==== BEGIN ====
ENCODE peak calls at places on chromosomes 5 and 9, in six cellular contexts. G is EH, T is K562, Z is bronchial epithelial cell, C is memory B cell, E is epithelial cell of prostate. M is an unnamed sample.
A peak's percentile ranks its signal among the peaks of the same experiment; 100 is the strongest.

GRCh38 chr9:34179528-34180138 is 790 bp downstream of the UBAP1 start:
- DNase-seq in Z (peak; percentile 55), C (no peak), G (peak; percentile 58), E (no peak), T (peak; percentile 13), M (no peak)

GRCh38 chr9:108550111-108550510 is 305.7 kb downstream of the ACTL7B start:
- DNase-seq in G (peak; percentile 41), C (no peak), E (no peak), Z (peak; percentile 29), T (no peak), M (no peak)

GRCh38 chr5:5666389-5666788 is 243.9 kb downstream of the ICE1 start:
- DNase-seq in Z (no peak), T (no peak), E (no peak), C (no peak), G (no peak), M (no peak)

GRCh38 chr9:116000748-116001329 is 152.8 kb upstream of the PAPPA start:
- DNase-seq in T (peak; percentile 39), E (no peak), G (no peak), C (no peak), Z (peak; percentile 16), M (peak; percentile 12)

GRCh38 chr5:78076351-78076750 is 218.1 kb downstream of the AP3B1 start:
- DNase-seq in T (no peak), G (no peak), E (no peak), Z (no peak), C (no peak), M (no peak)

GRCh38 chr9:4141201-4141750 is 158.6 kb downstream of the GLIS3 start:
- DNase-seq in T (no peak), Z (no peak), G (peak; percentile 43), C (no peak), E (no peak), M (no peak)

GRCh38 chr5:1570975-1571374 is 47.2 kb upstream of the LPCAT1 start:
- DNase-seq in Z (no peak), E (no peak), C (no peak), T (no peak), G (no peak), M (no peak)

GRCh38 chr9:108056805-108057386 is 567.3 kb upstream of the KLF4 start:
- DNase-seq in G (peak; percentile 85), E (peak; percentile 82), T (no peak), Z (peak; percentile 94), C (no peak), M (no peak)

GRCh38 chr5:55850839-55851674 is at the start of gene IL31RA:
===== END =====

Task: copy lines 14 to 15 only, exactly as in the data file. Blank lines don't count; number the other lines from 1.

- DNase-seq in T (no peak), Z (no peak), G (peak; percentile 43), C (no peak), E (no peak), M (no peak)

GRCh38 chr5:1570975-1571374 is 47.2 kb upstream of the LPCAT1 start: